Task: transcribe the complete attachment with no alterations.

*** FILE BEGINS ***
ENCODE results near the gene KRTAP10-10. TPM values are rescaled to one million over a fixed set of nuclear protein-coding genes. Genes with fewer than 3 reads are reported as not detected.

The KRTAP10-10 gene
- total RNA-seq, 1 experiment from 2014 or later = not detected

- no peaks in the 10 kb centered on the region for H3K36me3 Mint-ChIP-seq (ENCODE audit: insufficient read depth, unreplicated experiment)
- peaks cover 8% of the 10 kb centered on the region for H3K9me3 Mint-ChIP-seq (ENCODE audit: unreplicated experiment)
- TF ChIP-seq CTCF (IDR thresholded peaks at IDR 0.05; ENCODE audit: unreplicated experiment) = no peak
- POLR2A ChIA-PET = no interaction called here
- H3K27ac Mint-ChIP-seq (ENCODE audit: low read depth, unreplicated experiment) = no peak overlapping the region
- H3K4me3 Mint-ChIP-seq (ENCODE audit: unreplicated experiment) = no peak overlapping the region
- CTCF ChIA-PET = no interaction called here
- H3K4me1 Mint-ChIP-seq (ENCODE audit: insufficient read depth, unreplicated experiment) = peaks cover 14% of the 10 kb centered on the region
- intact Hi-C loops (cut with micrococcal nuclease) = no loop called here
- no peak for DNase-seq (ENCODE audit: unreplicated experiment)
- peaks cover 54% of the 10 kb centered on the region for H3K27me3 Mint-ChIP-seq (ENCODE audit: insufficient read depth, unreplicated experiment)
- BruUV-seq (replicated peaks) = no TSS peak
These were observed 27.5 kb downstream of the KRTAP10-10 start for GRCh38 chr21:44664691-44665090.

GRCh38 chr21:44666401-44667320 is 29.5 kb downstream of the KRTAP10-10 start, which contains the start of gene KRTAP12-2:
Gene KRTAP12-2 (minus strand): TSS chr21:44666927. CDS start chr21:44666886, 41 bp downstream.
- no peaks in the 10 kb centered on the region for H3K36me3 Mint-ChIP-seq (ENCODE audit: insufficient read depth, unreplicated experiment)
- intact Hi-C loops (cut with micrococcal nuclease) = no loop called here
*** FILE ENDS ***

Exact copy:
ENCODE results near the gene KRTAP10-10. TPM values are rescaled to one million over a fixed set of nuclear protein-coding genes. Genes with fewer than 3 reads are reported as not detected.

The KRTAP10-10 gene
- total RNA-seq, 1 experiment from 2014 or later = not detected

- no peaks in the 10 kb centered on the region for H3K36me3 Mint-ChIP-seq (ENCODE audit: insufficient read depth, unreplicated experiment)
- peaks cover 8% of the 10 kb centered on the region for H3K9me3 Mint-ChIP-seq (ENCODE audit: unreplicated experiment)
- TF ChIP-seq CTCF (IDR thresholded peaks at IDR 0.05; ENCODE audit: unreplicated experiment) = no peak
- POLR2A ChIA-PET = no interaction called here
- H3K27ac Mint-ChIP-seq (ENCODE audit: low read depth, unreplicated experiment) = no peak overlapping the region
- H3K4me3 Mint-ChIP-seq (ENCODE audit: unreplicated experiment) = no peak overlapping the region
- CTCF ChIA-PET = no interaction called here
- H3K4me1 Mint-ChIP-seq (ENCODE audit: insufficient read depth, unreplicated experiment) = peaks cover 14% of the 10 kb centered on the region
- intact Hi-C loops (cut with micrococcal nuclease) = no loop called here
- no peak for DNase-seq (ENCODE audit: unreplicated experiment)
- peaks cover 54% of the 10 kb centered on the region for H3K27me3 Mint-ChIP-seq (ENCODE audit: insufficient read depth, unreplicated experiment)
- BruUV-seq (replicated peaks) = no TSS peak
These were observed 27.5 kb downstream of the KRTAP10-10 start for GRCh38 chr21:44664691-44665090.

GRCh38 chr21:44666401-44667320 is 29.5 kb downstream of the KRTAP10-10 start, which contains the start of gene KRTAP12-2:
Gene KRTAP12-2 (minus strand): TSS chr21:44666927. CDS start chr21:44666886, 41 bp downstream.
- no peaks in the 10 kb centered on the region for H3K36me3 Mint-ChIP-seq (ENCODE audit: insufficient read depth, unreplicated experiment)
- intact Hi-C loops (cut with micrococcal nuclease) = no loop called here